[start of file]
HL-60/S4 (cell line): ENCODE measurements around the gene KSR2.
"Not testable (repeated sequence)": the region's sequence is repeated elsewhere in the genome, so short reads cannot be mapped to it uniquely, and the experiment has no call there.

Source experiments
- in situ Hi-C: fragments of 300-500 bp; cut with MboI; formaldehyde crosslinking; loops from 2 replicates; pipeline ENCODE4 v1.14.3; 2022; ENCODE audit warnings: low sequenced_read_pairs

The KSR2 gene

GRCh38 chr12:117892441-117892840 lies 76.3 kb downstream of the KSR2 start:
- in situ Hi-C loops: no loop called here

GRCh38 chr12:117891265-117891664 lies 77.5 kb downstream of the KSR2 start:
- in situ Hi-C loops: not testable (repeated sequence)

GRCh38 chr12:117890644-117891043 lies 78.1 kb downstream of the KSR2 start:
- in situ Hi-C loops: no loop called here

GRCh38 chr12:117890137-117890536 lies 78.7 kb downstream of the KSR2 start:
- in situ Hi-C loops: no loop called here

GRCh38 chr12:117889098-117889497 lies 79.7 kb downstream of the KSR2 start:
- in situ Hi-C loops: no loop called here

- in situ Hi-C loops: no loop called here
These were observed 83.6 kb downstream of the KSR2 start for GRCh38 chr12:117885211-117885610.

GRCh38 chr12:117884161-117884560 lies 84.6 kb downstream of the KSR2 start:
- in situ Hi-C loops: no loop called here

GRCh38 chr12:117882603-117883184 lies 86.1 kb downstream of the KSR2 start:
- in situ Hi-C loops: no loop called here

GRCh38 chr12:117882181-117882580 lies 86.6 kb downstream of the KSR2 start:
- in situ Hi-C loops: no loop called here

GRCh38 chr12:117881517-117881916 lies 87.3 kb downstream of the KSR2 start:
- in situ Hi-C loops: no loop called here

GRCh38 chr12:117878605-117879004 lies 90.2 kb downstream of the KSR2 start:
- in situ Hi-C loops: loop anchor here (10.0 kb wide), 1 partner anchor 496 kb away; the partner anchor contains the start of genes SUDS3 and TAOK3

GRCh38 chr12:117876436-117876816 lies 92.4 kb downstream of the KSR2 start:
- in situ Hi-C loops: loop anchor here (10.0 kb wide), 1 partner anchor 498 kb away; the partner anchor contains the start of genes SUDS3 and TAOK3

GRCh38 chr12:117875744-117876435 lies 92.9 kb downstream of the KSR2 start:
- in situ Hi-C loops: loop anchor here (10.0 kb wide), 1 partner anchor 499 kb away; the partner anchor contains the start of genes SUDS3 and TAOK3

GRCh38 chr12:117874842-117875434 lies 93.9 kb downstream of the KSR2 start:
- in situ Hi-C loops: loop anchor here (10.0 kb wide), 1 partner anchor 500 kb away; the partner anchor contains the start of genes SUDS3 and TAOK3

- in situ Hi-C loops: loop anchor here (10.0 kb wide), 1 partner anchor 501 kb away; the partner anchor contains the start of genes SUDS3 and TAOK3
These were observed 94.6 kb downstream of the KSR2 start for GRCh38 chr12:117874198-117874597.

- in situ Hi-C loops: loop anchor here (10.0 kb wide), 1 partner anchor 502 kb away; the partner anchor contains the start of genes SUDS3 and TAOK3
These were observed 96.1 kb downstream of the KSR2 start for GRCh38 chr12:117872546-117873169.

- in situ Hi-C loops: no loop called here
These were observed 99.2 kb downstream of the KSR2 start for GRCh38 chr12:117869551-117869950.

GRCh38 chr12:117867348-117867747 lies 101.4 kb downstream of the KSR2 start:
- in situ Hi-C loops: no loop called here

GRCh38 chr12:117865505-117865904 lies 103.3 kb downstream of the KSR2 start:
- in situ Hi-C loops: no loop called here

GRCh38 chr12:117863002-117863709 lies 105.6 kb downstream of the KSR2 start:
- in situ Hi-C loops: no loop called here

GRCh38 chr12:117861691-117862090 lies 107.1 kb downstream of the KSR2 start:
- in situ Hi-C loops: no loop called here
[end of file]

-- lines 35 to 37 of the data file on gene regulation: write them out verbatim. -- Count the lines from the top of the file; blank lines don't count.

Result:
These were observed 94.6 kb downstream of the KSR2 start for GRCh38 chr12:117874198-117874597.

- in situ Hi-C loops: loop anchor here (10.0 kb wide), 1 partner anchor 502 kb away; the partner anchor contains the start of genes SUDS3 and TAOK3
These were observed 96.1 kb downstream of the KSR2 start for GRCh38 chr12:117872546-117873169.